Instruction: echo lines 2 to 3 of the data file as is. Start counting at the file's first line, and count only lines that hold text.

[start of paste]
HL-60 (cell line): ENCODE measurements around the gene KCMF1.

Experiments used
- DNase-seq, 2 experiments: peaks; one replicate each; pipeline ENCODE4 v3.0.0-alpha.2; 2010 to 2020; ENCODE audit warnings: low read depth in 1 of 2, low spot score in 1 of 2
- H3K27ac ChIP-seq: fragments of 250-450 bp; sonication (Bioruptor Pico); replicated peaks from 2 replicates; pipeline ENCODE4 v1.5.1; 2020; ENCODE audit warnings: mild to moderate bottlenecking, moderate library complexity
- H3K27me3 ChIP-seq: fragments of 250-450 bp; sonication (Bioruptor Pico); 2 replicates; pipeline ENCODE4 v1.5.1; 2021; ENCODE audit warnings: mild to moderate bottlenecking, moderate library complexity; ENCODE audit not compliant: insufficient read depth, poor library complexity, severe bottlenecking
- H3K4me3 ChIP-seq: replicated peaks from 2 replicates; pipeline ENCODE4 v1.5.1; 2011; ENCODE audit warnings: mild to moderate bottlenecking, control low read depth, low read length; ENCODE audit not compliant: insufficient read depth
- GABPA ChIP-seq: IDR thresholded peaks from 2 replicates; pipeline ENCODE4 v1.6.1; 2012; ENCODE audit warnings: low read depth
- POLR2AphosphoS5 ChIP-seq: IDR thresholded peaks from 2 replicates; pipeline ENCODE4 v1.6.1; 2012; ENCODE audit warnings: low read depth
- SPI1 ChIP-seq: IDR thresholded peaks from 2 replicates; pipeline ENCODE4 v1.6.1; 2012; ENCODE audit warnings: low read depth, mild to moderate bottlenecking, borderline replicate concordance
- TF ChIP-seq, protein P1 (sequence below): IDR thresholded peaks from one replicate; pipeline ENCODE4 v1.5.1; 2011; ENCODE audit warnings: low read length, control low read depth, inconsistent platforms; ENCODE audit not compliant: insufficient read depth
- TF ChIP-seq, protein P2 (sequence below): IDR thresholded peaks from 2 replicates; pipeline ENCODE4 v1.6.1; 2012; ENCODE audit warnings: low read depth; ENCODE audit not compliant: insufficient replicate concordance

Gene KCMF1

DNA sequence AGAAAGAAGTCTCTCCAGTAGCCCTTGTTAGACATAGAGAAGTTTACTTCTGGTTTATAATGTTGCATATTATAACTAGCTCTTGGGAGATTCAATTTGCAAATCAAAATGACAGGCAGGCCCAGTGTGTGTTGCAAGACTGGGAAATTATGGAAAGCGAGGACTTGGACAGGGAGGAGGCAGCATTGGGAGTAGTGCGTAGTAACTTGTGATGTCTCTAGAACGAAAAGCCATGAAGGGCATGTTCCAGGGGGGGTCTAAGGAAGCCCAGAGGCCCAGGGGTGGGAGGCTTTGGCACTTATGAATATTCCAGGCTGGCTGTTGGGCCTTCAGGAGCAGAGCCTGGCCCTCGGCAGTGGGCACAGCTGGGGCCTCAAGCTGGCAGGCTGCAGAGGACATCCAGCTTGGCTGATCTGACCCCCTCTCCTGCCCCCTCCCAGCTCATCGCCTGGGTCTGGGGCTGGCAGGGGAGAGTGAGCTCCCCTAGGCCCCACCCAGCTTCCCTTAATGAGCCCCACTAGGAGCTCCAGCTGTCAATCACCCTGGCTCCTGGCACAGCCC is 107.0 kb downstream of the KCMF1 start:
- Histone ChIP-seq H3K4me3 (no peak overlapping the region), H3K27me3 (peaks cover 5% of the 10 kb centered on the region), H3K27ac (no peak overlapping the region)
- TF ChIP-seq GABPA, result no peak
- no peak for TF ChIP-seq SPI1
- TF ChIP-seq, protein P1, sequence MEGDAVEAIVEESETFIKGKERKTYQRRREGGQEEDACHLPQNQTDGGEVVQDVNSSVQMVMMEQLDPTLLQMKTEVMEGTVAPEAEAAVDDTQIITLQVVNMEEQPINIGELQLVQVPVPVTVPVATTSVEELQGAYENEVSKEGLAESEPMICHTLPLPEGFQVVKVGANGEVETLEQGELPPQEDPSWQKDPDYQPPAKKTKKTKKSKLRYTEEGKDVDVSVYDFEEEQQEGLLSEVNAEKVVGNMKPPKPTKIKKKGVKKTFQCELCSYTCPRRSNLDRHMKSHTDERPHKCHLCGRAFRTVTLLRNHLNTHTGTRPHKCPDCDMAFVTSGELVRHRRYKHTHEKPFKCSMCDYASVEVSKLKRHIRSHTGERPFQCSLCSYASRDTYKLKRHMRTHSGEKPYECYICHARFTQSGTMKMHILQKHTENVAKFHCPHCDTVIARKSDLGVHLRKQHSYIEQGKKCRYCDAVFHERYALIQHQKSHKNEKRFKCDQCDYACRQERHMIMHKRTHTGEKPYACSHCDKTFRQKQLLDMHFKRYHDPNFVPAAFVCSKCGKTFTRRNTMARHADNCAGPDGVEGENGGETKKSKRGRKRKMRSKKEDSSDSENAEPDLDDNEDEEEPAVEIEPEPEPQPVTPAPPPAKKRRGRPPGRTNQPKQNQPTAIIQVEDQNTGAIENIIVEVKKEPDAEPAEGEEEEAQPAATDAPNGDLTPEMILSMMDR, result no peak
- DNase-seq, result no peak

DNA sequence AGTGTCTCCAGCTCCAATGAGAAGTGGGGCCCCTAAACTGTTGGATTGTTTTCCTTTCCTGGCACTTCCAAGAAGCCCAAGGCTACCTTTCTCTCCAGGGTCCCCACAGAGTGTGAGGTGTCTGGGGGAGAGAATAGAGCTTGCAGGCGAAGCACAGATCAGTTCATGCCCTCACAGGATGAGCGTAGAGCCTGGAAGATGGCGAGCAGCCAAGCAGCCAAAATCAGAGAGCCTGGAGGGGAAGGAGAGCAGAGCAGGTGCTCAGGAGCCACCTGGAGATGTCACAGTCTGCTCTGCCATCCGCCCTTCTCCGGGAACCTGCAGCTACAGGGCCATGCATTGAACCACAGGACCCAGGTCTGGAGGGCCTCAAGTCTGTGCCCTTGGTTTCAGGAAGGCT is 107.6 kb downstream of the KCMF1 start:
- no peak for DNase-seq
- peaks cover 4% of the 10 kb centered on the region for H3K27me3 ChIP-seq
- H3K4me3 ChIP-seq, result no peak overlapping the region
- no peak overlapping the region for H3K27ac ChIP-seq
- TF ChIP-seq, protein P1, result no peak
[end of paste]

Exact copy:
Experiments used
- DNase-seq, 2 experiments: peaks; one replicate each; pipeline ENCODE4 v3.0.0-alpha.2; 2010 to 2020; ENCODE audit warnings: low read depth in 1 of 2, low spot score in 1 of 2